Reducing unnecessary use of set and reset commands, which prevent logic structures such as shift register LUTs (SRLs), LUT RAMs and block RAMs from being inferred, can help improve placement, increase performance and reduce power. Many circuits can be made to self-reset, or simply do not need a reset.


Using BUFGMUX, BUFGCE and BUFHCE to gate an entire clock domain helps optimise clock and block activity. For applications that only pause the clock on small areas of the design, the clock-enable pin of the FPGA register can be used.


Figure 1: Power optimisation is a key


consideration throughout the FPGA design cycle, from FPGA


selection through to low-power design techniques


, the


10 percent reduction in VCCINT reduces static power by 20 percent.


Low-power design techniques There are numerous design tips and techniques to minimise power con- sumption. For instance, reducing the logic in the design wherever possible is vital, for example by using dedi- cated hardware blocks rather than implementing the same logic in CLBs. This reduces the total transistor count, allowing the use of smaller devices, lowering static and dynamic power. As a general rule, inferred resources should be used as much as possible. These can be steered individually, or as a group, toward the FPGA fabric or silicon resource.


Assigning signals for control of syn- chronous elements such as clock, set, reset and clock enable can affect device density, utilisation and per- formance. Following a few guidelines will help minimise the power impact. Using both a set and a reset on one register or latch should be avoided, since the underlying flip-flop can natively implement only one set, reset, preset or clear at a time. Additional controls consume extra FPGA logic.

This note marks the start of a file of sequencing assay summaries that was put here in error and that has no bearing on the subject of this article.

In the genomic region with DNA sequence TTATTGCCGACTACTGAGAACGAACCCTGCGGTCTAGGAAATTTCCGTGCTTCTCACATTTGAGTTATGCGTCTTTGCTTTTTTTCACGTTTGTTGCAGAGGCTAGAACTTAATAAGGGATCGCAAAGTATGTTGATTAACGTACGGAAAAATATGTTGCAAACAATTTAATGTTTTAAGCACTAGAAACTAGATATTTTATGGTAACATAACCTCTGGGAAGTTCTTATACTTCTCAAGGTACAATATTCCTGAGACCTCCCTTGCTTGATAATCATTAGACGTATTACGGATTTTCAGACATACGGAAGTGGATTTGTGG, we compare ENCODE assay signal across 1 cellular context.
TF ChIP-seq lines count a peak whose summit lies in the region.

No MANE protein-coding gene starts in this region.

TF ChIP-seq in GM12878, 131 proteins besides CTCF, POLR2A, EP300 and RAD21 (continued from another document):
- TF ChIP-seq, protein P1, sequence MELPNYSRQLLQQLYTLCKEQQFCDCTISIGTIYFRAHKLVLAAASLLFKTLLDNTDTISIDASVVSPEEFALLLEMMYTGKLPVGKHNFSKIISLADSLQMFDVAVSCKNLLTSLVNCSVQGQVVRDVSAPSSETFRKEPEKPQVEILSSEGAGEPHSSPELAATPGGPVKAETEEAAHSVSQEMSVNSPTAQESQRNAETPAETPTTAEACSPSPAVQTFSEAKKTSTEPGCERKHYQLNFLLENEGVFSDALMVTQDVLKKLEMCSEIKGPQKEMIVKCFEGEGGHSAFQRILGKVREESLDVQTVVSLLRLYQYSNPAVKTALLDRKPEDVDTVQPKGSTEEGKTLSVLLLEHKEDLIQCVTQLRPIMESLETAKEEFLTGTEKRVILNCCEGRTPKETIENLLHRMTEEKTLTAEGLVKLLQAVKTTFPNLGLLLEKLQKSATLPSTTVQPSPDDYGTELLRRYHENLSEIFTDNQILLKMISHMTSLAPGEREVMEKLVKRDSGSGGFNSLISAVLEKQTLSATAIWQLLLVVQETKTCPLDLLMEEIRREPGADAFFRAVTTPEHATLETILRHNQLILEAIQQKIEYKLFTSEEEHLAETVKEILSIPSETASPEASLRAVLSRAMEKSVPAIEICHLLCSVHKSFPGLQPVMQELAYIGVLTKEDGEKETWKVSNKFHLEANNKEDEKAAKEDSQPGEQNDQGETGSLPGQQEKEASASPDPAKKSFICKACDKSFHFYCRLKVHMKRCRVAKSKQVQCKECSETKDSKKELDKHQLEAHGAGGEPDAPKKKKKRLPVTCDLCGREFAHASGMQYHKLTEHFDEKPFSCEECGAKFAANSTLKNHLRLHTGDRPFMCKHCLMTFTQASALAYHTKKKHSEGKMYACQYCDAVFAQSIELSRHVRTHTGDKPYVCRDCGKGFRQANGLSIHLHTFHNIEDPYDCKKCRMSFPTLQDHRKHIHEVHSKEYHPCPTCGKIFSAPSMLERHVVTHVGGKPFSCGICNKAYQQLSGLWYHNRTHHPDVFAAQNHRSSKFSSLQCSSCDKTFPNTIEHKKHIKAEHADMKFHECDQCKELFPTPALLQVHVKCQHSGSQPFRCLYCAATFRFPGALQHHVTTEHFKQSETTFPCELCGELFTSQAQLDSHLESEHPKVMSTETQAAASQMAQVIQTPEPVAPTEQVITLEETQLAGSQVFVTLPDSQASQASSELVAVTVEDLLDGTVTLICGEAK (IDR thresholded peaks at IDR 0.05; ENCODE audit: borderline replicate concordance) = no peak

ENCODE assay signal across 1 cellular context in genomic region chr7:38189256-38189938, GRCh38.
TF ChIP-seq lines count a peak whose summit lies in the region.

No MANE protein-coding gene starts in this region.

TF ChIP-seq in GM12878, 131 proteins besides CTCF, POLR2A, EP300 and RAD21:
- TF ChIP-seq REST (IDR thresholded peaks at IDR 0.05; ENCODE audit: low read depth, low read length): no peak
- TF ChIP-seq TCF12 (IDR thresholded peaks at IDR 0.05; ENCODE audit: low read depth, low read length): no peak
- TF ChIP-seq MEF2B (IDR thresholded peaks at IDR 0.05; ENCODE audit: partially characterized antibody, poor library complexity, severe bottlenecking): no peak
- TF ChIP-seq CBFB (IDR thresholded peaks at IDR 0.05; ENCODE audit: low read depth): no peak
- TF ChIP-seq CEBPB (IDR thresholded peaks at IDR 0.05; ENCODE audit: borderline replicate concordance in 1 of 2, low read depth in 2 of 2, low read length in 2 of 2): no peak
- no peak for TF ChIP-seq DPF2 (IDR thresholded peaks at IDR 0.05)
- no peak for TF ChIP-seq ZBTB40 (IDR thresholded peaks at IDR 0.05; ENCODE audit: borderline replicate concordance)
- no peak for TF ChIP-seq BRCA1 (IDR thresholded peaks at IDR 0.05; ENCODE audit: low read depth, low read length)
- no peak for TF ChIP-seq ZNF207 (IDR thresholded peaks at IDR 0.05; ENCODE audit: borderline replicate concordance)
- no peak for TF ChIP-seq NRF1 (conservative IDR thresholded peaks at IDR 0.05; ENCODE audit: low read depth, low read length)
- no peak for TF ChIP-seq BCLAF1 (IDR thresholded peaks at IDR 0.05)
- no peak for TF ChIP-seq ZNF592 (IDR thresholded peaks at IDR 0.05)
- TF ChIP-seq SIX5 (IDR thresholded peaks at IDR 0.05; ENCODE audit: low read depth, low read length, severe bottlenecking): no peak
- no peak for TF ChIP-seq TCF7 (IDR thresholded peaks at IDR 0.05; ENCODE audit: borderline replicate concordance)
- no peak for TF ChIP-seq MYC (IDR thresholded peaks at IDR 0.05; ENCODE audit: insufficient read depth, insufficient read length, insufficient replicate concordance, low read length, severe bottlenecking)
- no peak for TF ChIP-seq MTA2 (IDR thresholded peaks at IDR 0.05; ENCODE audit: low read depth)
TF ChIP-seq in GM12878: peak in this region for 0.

Other tips include placing intermit- tently used logic in a single clock region to prevent designs spreading across multiple clock regions. The tools will attempt this automatically. Some designs may require manual effort. Limiting the movement of data around the FPGA, using fewer and shorter buses, and careful placing of pins and corresponding logic during floorplanning, are also recommended. Effective use of partial configuration can save static as well as dynamic power. Designers can essentially time- slice the device and so use a much smaller FPGA, thereby saving static power. Swapping a high-performance configuration for a lower-power ver- sion of the same design, according to application requirements, can save dynamic power. Similarly, I/Os can be reconfigured, for example to convert power-hungry LVDS I/Os to a lower-power interface such as LVCMOS at times when the application will allow. In some designs, I/O power is a major compo- nent of total power, especially in memory-intensive systems.


Low-power I/O standards such as


HSLVDCI can save considerable power in FPGA-to-FPGA communications and lower-speed memory interfaces. Optimising slew rate and drive strength, and taking advantage of Digitally Controlled Impedance (DCI), also minimises power consumption in FPGA terminations.


Understanding and implementing


power-sensitive design techniques in advance of coding is the most effective recommendation for reducing system power demands. Xilinx Inc. www.xilinx.com Enter 221


MARCH 2012 Electronics